“I think it is crucial to examine the ways that gender intersects with other factors and identities, including race, ethnicity, class, ability and disability, sexual orientation, and gender identity. My own research in the philosophy of disability (as a person who does not identify as having a disability) has been profoundly humbling and instructive. It has shown me how important it is to acknowledge the broad range of experiences that people have, to challenge assumptions and biases, and to listen and learn from others.” – Dr. Licia Carlson, professor of philosophy.
Since the admission of the 1975 inaugural class, PC has made some changes in the expansion of women’s rights on campus. The establishment of the Providentia Endowed Fund was a recently established initiative to celebrate 50 years of undergraduate women at Providence College, amassing gifts of more than $1.67 million in just six months.
Although there have been major institutional developments to cultivate the role of women and their just place at PC, there are still campus-wide concerns regarding equity and diversity on-campus. In order to ensure absolute gender liberation for women beyond academic spaces, there must be a complete transformation of the political, social and economic institutions in society for representative gender justice and freedom.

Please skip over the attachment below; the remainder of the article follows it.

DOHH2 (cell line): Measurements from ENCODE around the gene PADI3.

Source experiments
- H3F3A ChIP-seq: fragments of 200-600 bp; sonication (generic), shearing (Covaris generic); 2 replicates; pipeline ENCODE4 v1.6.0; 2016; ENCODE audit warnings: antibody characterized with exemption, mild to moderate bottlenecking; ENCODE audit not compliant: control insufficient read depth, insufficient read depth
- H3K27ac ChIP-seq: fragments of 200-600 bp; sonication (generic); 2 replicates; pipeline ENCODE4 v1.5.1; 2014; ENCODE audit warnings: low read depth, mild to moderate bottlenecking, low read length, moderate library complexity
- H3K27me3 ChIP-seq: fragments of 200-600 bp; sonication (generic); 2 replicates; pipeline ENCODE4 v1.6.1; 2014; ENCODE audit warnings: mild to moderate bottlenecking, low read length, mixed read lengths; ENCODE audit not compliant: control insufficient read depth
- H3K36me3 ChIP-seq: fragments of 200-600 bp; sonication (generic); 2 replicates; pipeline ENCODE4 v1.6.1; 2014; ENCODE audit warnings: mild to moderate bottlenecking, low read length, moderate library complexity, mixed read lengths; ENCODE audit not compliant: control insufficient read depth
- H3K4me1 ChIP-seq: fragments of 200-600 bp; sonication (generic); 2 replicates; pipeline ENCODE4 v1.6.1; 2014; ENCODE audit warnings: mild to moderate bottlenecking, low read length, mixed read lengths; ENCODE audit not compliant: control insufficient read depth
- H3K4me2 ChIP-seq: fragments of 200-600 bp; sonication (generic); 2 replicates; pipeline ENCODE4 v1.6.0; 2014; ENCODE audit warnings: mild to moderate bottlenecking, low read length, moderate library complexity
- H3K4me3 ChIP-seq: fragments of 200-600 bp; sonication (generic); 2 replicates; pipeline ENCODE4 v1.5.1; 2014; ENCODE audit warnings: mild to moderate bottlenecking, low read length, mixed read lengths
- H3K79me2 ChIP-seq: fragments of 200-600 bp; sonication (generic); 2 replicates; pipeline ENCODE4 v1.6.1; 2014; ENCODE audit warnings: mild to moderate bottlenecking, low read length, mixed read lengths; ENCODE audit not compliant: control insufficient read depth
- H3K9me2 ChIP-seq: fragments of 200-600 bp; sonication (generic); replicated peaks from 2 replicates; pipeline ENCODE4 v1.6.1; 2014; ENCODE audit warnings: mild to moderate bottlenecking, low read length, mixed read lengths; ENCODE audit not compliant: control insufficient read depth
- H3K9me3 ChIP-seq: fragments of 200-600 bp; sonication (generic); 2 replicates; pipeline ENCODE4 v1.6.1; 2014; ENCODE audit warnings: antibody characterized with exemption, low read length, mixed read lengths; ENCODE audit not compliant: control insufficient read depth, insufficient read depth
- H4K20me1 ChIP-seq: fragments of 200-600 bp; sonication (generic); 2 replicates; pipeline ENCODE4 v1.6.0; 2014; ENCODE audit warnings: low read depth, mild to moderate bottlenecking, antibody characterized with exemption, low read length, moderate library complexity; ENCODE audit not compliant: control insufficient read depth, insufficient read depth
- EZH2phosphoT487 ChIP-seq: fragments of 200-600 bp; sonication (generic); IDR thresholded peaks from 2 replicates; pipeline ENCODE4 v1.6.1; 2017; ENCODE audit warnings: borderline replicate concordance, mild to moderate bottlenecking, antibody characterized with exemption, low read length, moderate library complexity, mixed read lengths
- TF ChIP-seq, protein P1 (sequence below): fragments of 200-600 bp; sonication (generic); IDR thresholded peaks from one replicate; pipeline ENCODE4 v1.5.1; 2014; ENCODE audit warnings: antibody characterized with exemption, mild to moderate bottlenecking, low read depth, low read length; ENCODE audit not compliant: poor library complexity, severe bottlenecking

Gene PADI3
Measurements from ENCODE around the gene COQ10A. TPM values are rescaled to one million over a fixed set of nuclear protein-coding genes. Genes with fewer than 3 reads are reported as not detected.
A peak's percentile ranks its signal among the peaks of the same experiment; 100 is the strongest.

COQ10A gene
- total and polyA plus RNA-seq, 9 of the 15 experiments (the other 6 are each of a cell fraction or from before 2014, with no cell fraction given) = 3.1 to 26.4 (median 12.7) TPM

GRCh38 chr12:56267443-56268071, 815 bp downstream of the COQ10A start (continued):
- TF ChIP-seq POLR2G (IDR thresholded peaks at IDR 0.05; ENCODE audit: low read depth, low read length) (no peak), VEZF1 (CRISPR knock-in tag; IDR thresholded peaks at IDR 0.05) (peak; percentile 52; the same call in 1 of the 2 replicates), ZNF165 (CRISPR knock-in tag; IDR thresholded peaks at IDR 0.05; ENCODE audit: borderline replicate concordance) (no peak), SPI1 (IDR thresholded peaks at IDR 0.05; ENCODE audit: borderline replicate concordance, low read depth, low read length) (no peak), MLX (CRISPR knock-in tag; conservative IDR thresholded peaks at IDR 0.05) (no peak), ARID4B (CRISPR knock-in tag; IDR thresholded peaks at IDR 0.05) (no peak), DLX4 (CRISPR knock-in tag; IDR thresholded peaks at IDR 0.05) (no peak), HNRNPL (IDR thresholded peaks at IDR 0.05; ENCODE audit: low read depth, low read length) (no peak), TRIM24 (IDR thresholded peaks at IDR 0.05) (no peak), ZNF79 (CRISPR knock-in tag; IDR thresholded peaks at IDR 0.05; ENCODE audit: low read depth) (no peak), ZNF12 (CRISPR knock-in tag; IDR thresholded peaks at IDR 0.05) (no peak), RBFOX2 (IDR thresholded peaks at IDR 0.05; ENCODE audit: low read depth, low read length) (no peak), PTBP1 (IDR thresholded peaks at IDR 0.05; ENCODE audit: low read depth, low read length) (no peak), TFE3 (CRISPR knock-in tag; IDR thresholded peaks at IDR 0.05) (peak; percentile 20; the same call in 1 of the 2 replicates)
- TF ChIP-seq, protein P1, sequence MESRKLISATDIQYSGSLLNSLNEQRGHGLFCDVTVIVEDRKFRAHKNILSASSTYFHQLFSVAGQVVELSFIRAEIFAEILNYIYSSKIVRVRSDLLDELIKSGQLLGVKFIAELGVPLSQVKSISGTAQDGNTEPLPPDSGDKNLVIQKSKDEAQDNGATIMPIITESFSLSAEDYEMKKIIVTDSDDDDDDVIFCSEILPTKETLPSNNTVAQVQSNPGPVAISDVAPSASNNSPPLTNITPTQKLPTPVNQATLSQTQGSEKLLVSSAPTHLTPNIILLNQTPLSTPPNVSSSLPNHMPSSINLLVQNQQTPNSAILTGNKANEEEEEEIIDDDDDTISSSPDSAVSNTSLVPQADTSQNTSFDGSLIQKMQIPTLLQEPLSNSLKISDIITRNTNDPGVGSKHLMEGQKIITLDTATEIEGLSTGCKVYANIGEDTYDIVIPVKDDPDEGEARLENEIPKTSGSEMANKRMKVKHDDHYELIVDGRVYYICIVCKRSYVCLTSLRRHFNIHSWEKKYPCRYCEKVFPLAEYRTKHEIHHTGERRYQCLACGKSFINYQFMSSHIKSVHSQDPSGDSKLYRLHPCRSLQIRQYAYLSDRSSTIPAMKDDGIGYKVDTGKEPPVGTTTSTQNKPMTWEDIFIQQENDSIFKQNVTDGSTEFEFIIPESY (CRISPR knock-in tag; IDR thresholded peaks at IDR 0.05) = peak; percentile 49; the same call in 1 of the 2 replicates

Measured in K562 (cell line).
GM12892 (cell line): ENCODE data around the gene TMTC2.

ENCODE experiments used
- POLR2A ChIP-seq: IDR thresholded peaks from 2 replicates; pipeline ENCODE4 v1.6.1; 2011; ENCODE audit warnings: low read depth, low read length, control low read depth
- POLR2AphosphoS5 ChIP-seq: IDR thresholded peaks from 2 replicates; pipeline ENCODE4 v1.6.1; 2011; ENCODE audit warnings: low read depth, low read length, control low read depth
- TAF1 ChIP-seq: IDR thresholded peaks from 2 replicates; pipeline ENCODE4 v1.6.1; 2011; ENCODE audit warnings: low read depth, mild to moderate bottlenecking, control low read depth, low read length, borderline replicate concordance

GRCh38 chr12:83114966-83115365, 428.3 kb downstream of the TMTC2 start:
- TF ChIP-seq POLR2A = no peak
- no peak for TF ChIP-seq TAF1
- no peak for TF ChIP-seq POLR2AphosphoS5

PC has long struggled to provide more inclusive spaces for those students, faculty, and staff who comprise a community of underrepresented groups on campus. These include BIPOC, the LGBTQ+ community, and other historically marginalized groups who feel alienated on PC’s campus. In advocating for the expansion of necessary safe spaces to encourage and to promote dialogue on issues faced by those most marginalized on campus, especially through academia, there can be equitable treatment and justice for all at PC.
Continuing to challenge the very institutions that have sought to oppress women for so many decades is a necessary means for the end that is gender liberation in traditionally male-dominated spaces. The necessary implementation of the intersectional forces that construct a woman’s identity are further reinforced particularly in collective, academic settings. Silence is the oppressor that inhibits the noise necessary to drive change.
As Audre Lorde puts it: “I am not free while any woman is unfree, even when her shackles are very different from my own.”
Happy Women’s History Month!